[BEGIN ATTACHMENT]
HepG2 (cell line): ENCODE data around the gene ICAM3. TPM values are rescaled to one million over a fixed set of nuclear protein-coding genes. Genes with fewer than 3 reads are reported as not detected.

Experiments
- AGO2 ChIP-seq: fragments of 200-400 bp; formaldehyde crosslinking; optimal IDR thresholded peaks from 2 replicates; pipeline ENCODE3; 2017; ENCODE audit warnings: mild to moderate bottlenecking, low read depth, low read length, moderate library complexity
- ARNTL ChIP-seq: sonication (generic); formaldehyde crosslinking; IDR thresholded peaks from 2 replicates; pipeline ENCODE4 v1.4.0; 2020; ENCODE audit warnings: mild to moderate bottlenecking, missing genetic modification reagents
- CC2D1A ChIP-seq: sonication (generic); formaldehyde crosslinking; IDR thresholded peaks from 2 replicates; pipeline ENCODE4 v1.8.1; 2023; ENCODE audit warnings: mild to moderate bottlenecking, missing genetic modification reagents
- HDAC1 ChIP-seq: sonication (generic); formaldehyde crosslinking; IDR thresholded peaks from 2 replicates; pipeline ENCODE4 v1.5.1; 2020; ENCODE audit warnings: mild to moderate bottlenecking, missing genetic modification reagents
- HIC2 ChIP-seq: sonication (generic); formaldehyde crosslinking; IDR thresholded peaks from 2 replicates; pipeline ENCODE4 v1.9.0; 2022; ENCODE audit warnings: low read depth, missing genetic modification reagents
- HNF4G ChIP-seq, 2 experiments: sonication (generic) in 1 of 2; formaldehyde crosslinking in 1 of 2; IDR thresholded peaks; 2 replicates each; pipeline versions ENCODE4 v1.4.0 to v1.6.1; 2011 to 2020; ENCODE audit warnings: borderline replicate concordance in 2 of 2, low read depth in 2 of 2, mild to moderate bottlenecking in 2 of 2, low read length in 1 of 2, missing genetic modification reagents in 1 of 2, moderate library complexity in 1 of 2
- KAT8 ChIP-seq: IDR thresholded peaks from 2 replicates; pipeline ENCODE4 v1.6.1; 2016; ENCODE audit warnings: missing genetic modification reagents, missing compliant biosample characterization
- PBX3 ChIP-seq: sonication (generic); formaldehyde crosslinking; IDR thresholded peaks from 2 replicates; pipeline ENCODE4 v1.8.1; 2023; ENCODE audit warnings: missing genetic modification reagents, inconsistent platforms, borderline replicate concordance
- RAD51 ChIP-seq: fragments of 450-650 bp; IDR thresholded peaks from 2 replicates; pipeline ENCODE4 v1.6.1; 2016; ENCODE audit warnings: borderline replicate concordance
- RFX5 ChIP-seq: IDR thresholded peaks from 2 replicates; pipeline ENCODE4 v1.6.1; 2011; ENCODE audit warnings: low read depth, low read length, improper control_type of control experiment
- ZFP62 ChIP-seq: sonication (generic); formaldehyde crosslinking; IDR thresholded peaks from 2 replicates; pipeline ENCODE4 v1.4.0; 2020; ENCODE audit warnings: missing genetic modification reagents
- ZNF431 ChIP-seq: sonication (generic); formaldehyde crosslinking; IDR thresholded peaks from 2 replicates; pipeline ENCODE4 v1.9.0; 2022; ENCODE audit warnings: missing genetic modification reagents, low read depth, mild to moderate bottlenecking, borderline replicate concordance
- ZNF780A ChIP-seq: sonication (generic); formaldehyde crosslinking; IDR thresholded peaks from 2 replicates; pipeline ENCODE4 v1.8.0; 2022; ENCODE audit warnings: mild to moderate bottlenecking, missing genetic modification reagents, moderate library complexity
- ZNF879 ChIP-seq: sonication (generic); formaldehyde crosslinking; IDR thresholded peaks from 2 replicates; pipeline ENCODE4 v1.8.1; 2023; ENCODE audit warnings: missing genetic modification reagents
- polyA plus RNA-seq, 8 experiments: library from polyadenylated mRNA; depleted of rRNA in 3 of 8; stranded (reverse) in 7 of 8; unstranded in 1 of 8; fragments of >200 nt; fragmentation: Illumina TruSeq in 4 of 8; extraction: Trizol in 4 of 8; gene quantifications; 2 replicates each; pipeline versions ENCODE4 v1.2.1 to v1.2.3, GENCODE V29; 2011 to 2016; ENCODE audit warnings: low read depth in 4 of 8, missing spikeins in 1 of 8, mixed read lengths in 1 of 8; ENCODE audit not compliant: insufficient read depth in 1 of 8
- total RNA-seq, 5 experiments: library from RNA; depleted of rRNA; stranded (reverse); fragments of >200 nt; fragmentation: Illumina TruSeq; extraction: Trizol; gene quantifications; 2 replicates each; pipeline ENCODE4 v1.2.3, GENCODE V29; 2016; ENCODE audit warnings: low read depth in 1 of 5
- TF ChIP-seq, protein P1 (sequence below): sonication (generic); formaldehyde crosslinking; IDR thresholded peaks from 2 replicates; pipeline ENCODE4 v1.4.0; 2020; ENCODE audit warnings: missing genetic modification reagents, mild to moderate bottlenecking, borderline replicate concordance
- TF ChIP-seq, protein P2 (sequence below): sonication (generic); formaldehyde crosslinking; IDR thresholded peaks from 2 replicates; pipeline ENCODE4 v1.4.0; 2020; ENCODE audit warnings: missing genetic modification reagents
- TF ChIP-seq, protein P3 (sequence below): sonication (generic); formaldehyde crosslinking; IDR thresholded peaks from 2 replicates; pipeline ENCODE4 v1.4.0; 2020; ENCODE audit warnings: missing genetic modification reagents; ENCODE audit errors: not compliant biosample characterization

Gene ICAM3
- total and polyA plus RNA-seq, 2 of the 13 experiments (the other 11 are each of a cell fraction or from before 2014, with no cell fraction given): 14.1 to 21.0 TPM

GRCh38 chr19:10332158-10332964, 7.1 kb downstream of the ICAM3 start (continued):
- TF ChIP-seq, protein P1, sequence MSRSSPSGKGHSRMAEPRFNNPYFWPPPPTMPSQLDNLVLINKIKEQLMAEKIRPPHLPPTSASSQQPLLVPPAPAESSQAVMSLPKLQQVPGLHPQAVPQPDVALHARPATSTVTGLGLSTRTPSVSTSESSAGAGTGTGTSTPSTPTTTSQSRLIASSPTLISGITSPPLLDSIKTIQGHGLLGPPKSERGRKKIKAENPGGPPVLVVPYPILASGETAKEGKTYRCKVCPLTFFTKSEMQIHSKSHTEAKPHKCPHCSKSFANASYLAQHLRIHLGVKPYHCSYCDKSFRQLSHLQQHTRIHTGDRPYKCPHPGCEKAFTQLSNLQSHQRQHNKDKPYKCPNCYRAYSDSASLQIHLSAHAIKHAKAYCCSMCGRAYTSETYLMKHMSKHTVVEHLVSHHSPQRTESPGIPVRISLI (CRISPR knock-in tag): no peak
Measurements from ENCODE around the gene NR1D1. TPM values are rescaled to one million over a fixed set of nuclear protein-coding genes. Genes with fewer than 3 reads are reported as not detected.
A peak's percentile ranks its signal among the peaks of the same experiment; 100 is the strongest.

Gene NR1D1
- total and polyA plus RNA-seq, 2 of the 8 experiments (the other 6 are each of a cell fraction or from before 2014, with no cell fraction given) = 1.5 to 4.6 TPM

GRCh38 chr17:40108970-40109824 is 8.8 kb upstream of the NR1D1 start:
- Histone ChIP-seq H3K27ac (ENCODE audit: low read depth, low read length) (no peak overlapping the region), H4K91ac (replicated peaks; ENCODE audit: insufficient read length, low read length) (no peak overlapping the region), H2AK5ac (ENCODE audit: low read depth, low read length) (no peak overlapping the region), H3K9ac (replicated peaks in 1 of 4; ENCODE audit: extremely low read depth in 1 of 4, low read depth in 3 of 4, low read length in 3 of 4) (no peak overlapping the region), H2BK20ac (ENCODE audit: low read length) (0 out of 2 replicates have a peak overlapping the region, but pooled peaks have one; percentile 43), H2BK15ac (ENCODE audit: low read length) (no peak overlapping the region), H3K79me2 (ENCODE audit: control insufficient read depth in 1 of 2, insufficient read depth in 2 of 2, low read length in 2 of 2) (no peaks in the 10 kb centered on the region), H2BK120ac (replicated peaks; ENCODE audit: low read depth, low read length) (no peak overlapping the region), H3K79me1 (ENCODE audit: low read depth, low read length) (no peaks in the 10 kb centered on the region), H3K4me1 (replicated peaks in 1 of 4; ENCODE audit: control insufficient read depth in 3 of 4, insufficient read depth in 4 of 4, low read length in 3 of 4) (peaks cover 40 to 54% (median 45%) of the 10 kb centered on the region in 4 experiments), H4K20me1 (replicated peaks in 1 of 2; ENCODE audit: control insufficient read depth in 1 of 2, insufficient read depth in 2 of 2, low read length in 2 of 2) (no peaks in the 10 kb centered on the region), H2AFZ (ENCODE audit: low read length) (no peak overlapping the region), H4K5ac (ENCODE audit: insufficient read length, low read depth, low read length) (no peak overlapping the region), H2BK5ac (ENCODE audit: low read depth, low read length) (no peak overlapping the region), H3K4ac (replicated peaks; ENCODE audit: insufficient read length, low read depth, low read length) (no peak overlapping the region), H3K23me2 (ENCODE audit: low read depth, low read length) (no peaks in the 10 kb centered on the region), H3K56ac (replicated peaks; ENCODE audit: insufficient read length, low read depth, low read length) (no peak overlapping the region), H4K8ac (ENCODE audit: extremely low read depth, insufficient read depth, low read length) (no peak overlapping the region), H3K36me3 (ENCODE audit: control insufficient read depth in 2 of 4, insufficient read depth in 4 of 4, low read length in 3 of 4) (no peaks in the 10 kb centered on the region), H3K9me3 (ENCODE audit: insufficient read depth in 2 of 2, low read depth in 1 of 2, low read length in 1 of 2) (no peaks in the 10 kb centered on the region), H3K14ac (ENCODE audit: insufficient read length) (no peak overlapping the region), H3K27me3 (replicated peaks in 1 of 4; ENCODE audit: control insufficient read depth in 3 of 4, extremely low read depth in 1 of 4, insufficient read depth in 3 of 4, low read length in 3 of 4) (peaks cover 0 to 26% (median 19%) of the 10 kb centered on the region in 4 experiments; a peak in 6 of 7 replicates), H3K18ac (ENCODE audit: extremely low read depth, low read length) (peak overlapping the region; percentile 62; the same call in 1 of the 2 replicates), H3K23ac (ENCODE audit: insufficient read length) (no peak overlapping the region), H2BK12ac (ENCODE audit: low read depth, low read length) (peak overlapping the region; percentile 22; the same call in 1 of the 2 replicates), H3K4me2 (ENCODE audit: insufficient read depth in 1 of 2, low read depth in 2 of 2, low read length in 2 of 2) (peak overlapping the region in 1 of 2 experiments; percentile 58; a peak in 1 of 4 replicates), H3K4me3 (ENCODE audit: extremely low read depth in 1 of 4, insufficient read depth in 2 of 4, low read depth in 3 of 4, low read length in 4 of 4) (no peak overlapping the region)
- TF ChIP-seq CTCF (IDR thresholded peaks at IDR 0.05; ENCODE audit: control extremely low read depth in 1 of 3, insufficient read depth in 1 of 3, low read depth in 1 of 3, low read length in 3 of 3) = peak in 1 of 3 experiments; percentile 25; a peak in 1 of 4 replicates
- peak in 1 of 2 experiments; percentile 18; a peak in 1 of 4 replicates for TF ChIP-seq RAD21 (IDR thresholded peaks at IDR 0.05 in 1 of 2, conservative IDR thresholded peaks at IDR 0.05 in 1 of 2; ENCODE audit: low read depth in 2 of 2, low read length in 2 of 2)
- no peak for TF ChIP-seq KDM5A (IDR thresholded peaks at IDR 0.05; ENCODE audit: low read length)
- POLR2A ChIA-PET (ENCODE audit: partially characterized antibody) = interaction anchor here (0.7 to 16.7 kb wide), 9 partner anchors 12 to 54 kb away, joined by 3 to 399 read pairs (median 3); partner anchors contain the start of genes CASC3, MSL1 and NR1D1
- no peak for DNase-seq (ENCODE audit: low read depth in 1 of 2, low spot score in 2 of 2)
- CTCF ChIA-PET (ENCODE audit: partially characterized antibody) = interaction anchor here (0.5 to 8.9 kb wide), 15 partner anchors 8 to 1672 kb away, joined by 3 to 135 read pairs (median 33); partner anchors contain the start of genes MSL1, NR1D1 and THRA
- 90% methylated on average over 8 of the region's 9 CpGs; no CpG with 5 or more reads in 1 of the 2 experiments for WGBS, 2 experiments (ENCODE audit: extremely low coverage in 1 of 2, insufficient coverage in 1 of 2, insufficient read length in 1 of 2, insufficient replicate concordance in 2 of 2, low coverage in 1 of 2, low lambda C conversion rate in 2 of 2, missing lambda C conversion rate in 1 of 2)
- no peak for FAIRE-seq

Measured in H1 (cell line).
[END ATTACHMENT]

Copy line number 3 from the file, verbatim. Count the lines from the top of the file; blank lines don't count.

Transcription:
- AGO2 ChIP-seq: fragments of 200-400 bp; formaldehyde crosslinking; optimal IDR thresholded peaks from 2 replicates; pipeline ENCODE3; 2017; ENCODE audit warnings: mild to moderate bottlenecking, low read depth, low read length, moderate library complexity